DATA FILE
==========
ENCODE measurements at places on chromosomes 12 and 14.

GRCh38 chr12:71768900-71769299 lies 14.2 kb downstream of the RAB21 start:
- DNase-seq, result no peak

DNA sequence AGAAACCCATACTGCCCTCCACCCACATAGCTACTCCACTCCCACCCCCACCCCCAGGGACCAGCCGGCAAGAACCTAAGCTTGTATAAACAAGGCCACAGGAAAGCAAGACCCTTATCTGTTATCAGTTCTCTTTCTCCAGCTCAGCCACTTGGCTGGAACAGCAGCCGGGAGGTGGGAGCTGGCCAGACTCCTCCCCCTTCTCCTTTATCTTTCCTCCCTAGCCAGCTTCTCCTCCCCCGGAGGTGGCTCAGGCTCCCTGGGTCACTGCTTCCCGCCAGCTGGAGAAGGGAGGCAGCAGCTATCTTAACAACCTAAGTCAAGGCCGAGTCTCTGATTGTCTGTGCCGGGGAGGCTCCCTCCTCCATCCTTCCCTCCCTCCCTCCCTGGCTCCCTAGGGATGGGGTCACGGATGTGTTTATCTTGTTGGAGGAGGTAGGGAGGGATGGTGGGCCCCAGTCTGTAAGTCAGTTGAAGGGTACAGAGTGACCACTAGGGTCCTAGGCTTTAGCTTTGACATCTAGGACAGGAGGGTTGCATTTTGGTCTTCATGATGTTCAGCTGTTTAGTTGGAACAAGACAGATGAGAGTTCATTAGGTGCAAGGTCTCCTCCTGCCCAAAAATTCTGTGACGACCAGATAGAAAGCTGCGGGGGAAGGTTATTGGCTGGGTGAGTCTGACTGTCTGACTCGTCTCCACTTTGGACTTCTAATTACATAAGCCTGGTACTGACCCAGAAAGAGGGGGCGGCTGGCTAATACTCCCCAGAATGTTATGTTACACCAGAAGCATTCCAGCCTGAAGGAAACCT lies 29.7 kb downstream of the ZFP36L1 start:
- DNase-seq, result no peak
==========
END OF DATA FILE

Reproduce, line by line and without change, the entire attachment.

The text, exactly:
ENCODE measurements at places on chromosomes 12 and 14.

GRCh38 chr12:71768900-71769299 lies 14.2 kb downstream of the RAB21 start:
- DNase-seq, result no peak

DNA sequence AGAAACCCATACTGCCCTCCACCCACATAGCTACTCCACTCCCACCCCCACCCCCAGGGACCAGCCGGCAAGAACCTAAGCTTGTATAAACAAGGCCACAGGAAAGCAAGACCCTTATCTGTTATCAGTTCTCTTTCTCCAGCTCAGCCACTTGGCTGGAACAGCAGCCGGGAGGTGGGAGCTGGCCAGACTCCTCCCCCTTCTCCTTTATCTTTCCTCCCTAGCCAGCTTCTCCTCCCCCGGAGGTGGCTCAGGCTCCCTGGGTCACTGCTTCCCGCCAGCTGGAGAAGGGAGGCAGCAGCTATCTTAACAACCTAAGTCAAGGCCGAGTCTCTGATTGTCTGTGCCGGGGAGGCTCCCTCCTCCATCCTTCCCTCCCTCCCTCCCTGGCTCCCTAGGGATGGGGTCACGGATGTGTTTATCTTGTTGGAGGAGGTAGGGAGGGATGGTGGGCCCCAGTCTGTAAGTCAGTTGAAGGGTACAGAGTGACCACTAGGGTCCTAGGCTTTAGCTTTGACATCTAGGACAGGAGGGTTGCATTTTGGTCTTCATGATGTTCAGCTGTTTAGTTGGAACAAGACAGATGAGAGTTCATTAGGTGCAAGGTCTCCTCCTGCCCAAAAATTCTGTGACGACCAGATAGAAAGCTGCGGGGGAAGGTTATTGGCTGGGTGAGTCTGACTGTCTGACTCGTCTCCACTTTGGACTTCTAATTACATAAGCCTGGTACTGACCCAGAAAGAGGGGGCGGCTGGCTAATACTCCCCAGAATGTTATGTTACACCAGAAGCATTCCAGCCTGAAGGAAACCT lies 29.7 kb downstream of the ZFP36L1 start:
- DNase-seq, result no peak